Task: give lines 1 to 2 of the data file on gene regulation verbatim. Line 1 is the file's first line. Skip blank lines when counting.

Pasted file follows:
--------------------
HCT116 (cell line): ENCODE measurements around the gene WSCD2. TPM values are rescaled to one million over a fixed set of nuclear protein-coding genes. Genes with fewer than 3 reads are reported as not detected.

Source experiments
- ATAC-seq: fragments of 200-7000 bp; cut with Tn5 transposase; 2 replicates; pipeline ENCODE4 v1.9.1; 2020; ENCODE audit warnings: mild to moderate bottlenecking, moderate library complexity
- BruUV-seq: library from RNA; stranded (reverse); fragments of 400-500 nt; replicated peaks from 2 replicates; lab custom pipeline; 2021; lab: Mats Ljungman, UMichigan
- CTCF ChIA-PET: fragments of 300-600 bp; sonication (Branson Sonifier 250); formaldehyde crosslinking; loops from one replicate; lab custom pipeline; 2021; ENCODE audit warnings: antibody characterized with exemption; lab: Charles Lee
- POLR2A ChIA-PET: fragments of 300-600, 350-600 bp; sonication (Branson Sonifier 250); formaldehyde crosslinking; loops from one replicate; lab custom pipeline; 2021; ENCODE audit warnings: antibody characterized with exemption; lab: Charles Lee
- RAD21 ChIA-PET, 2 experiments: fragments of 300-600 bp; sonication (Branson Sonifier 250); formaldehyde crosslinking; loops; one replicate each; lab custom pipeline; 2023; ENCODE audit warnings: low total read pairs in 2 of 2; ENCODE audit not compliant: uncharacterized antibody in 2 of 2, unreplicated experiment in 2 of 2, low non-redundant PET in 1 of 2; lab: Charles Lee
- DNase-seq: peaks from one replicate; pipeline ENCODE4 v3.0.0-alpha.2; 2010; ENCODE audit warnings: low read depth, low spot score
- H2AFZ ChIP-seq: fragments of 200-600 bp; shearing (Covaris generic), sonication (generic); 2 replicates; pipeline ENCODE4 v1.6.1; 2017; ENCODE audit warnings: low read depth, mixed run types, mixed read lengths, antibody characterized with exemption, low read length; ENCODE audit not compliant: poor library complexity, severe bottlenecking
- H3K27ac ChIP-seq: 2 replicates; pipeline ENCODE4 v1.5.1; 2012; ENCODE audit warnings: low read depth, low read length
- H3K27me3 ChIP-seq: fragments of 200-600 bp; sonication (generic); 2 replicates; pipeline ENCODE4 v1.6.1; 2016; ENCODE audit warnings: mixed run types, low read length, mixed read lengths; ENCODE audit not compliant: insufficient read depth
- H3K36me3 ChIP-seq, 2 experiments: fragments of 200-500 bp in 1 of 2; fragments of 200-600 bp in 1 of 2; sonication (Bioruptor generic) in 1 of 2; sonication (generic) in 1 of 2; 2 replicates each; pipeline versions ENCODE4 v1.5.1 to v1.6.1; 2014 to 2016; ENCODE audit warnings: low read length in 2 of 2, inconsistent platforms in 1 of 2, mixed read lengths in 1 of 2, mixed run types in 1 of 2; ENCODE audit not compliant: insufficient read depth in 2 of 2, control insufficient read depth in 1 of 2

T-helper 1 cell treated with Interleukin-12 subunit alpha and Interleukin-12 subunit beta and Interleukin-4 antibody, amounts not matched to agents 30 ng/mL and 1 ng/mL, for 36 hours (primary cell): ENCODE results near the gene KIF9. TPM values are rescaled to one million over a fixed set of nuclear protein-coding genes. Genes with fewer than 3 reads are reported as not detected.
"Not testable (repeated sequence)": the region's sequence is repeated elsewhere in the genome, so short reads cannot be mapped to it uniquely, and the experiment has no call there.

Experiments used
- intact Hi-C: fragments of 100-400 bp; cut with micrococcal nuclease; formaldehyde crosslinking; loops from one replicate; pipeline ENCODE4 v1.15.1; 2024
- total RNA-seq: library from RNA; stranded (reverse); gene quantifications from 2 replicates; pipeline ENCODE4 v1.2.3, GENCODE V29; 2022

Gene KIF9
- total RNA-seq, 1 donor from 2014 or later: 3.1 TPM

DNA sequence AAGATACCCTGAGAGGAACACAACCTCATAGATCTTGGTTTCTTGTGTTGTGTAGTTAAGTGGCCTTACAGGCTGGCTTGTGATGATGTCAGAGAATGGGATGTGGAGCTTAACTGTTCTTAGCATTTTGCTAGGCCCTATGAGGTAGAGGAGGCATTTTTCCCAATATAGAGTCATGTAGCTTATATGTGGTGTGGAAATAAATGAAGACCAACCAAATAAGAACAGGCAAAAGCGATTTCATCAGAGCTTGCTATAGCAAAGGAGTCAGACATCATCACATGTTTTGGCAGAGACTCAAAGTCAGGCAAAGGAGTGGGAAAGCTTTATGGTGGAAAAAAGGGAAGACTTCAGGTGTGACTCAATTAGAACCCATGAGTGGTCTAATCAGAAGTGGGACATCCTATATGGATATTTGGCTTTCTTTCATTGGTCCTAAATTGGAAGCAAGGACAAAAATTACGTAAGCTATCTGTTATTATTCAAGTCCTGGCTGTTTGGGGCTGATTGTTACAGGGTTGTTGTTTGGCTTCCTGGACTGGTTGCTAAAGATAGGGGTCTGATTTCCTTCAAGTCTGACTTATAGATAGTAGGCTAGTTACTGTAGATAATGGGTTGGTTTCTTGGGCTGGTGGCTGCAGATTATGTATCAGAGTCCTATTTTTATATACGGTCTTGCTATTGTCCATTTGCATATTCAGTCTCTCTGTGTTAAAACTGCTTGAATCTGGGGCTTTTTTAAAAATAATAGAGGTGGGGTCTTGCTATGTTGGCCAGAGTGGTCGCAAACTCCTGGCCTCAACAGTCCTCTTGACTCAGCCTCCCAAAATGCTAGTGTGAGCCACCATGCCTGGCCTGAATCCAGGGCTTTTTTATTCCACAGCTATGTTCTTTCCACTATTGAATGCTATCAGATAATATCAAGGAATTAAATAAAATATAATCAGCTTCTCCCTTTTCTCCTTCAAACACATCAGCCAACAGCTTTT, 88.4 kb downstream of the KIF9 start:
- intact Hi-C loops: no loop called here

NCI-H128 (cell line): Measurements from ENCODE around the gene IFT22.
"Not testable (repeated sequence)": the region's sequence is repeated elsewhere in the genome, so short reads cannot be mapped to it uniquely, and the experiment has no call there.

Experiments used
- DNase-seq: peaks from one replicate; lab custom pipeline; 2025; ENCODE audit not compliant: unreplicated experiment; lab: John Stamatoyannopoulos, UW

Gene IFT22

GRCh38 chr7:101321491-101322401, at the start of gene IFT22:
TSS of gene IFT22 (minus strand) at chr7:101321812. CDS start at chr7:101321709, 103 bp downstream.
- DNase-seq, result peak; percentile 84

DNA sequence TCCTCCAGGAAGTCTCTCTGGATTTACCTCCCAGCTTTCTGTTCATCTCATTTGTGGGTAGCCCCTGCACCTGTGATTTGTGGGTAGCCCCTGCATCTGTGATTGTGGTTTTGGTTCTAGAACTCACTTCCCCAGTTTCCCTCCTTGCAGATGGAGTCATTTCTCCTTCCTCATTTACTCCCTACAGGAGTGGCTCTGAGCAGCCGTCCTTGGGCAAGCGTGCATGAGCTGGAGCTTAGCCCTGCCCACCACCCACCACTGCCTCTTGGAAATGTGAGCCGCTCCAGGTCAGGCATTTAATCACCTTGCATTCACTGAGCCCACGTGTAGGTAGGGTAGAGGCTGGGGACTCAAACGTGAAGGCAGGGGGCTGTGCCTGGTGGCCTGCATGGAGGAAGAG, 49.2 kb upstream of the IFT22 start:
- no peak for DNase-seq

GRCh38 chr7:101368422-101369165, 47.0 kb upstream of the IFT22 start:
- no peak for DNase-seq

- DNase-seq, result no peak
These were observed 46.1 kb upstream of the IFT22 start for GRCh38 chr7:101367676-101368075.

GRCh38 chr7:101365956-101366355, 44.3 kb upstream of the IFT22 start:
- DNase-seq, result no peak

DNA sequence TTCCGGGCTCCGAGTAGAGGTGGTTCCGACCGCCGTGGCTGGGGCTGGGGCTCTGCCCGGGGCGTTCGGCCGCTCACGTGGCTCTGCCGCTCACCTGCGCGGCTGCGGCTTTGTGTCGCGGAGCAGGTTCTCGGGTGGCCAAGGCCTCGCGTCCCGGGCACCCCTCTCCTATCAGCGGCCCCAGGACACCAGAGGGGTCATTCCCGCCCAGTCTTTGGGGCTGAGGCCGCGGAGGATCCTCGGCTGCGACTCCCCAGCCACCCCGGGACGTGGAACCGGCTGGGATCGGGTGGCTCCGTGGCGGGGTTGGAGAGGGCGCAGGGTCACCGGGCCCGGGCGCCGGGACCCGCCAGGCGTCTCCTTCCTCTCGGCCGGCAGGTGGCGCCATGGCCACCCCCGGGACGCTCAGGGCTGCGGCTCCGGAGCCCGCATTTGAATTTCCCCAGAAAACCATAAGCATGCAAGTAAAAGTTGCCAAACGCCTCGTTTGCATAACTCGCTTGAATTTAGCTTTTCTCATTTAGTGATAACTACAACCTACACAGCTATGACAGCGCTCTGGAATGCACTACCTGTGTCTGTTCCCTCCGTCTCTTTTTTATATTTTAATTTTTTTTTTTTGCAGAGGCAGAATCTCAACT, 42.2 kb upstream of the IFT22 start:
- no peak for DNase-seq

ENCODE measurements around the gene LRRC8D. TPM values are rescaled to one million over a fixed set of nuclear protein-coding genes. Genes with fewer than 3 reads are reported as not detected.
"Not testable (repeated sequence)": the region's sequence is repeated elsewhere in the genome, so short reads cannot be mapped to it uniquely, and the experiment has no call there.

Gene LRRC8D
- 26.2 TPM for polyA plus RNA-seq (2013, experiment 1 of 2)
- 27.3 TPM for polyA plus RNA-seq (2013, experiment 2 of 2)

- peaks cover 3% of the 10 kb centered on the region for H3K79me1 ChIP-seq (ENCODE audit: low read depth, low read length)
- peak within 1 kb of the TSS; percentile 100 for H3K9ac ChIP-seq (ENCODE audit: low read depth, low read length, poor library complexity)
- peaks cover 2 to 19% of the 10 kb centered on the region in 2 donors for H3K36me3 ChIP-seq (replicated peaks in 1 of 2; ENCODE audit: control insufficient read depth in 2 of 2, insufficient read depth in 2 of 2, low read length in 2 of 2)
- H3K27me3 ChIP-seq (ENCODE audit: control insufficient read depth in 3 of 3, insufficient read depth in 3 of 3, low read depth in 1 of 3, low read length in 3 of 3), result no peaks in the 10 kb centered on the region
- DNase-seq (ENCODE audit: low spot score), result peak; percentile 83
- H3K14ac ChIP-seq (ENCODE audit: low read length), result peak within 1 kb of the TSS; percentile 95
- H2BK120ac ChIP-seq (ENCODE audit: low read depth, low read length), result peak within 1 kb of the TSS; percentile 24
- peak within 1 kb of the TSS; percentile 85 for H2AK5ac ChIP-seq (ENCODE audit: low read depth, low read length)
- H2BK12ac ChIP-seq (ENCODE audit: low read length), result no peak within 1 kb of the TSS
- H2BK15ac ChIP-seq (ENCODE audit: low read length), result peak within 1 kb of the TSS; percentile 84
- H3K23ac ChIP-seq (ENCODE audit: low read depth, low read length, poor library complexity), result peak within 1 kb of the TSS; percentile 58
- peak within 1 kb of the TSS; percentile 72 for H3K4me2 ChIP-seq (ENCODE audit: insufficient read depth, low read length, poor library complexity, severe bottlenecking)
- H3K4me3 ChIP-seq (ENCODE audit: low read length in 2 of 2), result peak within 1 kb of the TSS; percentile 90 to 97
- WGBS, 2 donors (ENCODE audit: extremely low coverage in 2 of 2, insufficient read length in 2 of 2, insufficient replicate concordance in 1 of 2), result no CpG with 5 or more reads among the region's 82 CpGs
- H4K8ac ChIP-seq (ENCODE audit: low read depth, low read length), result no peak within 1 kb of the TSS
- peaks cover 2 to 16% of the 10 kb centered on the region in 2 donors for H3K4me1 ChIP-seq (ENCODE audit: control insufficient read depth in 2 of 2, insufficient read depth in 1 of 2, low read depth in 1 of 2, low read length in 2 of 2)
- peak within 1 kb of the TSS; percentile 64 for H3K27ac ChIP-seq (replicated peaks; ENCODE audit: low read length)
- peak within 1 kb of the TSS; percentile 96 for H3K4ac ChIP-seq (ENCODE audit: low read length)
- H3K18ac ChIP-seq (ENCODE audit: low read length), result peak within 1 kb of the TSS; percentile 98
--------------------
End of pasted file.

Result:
HCT116 (cell line): ENCODE measurements around the gene WSCD2. TPM values are rescaled to one million over a fixed set of nuclear protein-coding genes. Genes with fewer than 3 reads are reported as not detected.

Source experiments